Republicans less likely to be critical about Obamacare when thinking of their own medical needs
US Republican voters are less likely to be critical about the performance of the controversial "Obamacare" health reforms when they are reminded about their own medical needs, new research shows.
The changes, introduced by former President Barak Obama, are now at risk after new President Donald Trump promised to scrap the Affordable Care Act (Obamacare) in favour of his American Healthcare Act.
Encouraging those opposed to President Obama's reforms to think about their health makes them less likely to judge it in a partisan way, according to a new survey by academics from the University of Exeter and Rutgers University. Making Republicans assess their own medical needs and giving them independent information about "Obamacare" makes them less likely to disagree with evidence about the former president's healthcare reforms.
Researchers worked with an analytical sample of 661 US adults and divided them into two groups. During an online survey in January 2015 one group was primed to think in a partisan way by being asked a series of questions about their political beliefs. Another group were asked a series of questions about their own needs for and concerns about health and health care.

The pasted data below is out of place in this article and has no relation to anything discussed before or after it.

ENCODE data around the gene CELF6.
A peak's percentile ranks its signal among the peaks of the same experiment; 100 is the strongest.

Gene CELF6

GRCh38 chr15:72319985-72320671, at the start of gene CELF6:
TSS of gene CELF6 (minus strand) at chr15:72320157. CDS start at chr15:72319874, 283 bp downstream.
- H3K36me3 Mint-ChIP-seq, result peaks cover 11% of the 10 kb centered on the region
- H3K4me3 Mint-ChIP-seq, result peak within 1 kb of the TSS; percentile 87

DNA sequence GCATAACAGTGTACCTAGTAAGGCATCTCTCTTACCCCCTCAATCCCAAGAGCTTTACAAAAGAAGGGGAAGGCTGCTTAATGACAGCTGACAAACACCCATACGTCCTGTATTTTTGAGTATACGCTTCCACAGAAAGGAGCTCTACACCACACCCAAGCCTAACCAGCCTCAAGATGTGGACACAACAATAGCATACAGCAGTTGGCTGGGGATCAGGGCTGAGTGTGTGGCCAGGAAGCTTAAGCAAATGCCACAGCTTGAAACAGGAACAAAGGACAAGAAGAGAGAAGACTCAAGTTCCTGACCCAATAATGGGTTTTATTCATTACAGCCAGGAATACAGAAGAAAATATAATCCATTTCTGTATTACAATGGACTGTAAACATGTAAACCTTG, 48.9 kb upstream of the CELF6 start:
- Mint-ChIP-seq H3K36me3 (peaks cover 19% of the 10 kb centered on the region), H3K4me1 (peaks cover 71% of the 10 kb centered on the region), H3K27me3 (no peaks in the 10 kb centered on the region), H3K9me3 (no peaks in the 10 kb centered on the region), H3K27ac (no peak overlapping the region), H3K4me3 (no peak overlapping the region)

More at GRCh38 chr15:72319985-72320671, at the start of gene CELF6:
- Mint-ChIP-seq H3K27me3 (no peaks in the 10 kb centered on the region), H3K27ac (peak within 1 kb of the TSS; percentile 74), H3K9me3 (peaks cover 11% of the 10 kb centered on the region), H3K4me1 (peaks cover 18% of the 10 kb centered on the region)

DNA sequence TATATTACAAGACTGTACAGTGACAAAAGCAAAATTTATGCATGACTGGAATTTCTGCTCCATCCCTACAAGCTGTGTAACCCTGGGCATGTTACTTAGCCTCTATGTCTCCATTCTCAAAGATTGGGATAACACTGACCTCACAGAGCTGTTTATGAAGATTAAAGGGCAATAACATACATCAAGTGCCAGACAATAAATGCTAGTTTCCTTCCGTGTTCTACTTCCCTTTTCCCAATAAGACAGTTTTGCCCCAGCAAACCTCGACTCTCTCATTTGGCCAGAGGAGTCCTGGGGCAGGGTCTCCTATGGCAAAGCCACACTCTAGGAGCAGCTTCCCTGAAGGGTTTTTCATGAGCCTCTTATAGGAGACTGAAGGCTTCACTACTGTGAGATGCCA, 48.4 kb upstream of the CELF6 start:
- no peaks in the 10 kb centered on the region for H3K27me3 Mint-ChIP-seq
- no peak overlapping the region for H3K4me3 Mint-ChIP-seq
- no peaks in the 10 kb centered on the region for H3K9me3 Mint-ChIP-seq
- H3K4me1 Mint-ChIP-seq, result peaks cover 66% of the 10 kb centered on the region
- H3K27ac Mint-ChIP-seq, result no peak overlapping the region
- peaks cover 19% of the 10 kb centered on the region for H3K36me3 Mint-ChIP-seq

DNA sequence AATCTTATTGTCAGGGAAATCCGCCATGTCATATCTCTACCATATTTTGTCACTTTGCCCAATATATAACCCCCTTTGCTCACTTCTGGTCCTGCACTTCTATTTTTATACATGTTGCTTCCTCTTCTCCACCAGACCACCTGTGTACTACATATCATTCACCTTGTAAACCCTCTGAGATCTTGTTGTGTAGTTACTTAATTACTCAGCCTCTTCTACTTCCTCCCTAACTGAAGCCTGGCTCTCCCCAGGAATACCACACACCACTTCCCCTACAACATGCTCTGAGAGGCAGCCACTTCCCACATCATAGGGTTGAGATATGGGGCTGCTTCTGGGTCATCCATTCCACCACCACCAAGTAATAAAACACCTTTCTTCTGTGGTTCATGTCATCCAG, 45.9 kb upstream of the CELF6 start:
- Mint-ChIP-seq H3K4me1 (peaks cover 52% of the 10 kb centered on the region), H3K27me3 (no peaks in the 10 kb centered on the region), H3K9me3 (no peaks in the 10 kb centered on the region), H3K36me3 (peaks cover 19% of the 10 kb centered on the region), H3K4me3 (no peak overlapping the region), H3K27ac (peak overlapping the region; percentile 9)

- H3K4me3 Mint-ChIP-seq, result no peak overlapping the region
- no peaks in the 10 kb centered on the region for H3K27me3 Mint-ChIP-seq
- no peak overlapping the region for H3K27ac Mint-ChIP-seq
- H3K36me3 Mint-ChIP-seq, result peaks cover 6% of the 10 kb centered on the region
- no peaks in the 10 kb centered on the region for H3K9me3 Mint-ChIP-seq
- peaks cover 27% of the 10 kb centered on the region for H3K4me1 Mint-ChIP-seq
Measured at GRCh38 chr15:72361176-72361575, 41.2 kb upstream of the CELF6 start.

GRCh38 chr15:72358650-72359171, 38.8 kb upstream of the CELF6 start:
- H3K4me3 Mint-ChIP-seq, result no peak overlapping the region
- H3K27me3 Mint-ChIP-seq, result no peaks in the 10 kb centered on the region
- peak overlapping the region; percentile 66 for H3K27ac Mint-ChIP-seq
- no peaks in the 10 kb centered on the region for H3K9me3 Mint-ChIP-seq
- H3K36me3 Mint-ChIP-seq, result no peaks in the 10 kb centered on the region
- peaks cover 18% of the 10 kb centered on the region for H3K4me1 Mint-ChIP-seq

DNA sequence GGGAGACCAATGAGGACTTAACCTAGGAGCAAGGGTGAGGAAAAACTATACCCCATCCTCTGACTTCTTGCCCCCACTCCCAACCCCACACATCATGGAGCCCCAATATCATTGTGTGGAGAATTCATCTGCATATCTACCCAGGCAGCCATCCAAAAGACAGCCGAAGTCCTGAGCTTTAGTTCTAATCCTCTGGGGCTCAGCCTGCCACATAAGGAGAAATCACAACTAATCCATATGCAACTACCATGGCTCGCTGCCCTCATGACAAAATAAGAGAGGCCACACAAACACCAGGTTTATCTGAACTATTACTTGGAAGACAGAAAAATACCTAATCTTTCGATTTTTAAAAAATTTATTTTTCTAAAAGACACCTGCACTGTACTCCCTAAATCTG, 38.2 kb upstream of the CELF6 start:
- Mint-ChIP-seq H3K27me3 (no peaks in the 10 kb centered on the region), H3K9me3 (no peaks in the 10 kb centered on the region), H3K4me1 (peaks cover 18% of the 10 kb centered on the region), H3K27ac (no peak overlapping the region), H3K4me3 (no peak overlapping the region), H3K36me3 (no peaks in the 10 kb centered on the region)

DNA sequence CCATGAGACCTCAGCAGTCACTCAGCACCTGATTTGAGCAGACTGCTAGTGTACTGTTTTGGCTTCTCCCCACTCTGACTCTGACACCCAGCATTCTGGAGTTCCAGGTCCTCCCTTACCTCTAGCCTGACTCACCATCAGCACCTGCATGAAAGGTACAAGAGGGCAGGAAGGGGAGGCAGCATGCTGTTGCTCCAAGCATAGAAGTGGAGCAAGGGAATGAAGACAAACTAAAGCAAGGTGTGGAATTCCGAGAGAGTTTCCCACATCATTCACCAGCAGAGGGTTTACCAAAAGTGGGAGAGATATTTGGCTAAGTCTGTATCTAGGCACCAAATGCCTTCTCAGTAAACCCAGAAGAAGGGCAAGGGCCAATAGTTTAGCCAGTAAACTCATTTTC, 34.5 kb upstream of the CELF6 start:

Both were then given real performance information about the Affordable Care Act and asked to process the information using two tasks – assessing the strength of evidence statements in a real performance report about the act and choosing the most useful performance information from a chart in the report.
The respondents who were asked to think politically viewed evidence in a more partisan way. Democrats selected evidence which gave the Affordable Care Act a large advantage compared to the information selected by Republicans. When primed to think about their own health both voters used the evidence in a more balanced way. The results shows those with strong political beliefs are likely to manipulate facts to reinforce their own attitudes, but also that factual evidence may have limited potential in enhancing democratic accountability.
Professor Oliver James, from the University of Exeter, who carried out the research, said: "We know that Democrats are more in favour of the Affordable Care Act than Republicans. Their views about evidence didn't change when they thought politically while looking at impartial information. But it did change when they thought about facts in the context of their own health.
"Government and officials assume that giving the public impartial information about public services can help people make accurate judgements about how they are performing. This research shows that this is not the case, at least for services where there are substantial disputes along party political lines. Ultimately, more independent sources of evidence that are trusted across partisan lines may be the best hope for informing public debate in this and similar contexts."
Motivated Reasoning about Public Performance: An Experimental Study of How Citizens Judge the Affordable Care Act by Oliver James from the University of Exeter and Gregg G. Van Ryzin from Rutgers University is published in the Journal of Public Administration Research And Theory.